Historically, our industry has struggled to embrace the idea of transparency, citing the need to remain competitive. Increasingly, however, we see that physicians, patients, policy makers, and the general public expect our industry to lift its veil — especially on clinical research. And, in our opinion, being transparent is not a path to failure — it is a source of strength.
Letting the light in
We took on the challenge to be more transparent over a decade ago and have led the industry since. In 2004, we were the first pharmaceutical company to develop a study registry to post study information and we have progressively added study documents over the course of a decade. In 2013, we were the first to publically post our Clinical Study Reports (these documents are part of regulatory submissions) for studies going back to the formation of GSK in 2000.
Further, we developed a data-sharing platform which has expanded to include 12 other sponsors from our industry. This platform enables us to provide access to the underlying patient level data from our trials so researchers can conduct further analysis, either to validate the results or test new theories. To protect privacy of research participants we provide access to anonymized data after an independent panel approves the research proposal and a data use agreement is signed.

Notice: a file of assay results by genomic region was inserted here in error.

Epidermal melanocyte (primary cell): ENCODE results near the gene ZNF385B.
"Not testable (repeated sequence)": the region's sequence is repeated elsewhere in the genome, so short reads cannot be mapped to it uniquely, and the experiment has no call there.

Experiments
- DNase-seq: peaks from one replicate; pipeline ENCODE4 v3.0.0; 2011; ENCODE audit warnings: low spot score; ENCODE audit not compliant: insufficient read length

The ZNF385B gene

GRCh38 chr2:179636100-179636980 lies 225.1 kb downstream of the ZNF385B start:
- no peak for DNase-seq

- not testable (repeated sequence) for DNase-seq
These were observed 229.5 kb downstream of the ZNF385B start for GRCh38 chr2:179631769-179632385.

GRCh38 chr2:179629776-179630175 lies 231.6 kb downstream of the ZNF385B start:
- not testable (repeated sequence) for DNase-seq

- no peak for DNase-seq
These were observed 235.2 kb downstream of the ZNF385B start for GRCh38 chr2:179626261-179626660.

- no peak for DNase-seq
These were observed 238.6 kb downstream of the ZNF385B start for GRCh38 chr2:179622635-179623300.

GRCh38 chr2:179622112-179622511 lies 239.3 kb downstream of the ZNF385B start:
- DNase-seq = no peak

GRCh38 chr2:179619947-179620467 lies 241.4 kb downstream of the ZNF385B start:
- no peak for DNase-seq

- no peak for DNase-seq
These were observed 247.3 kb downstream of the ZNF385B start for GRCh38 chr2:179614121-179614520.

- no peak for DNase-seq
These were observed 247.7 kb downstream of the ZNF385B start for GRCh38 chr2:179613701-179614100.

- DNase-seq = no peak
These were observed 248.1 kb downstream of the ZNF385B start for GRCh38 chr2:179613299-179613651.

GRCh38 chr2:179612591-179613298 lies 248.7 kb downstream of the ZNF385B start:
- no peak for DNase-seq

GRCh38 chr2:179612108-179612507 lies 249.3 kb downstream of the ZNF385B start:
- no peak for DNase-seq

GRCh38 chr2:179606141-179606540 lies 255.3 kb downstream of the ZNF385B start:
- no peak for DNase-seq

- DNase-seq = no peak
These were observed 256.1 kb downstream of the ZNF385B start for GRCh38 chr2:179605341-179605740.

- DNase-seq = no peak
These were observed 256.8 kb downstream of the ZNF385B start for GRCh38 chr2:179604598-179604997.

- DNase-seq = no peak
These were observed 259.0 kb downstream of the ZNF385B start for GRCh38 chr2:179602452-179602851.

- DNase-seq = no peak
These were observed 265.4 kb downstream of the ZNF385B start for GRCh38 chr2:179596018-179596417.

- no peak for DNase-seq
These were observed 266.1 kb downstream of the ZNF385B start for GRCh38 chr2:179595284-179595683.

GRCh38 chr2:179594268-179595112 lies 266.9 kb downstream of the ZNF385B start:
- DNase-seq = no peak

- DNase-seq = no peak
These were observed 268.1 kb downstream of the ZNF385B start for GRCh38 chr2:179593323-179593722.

To date, we have posted nearly 2000 clinical study reports and more than 6000 scientific results summaries. Regarding our data sharing platform, we have data from more than 2000 trials available on www.clinicalstudydatarequest.com and dozens of research teams are already using our data to further science and ultimately improve patient care.
Putting it plainly
We always ask what else we can do, what more we can share, and then move quickly to figure out how best to do it. In 2016, we began to develop plain language summaries for our clinical trials to help make the results understandable to a general audience. We will use these summaries to help communicate the results of our clinical research to those who participated. Clinical study participants are the reason we are able to bring novel medicines to market so it is important for us to ensure they understand the results of their participation.
Jessica leads GSK’s global team that develops plain language summaries for our studies.
“As a practicing physician for over a decade and a lawyer committed to improving health policy, I understand patients want to see the results of studies they contributed to, sometimes to see if a medicine might benefit them, but often times because they want to help the next patient. Developing plain language summaries is a way to show our appreciation to patients who made important contributions to our studies and helps take GSK another step forward in our transparency journey.”
This article is part of a series on our responsible business in the US.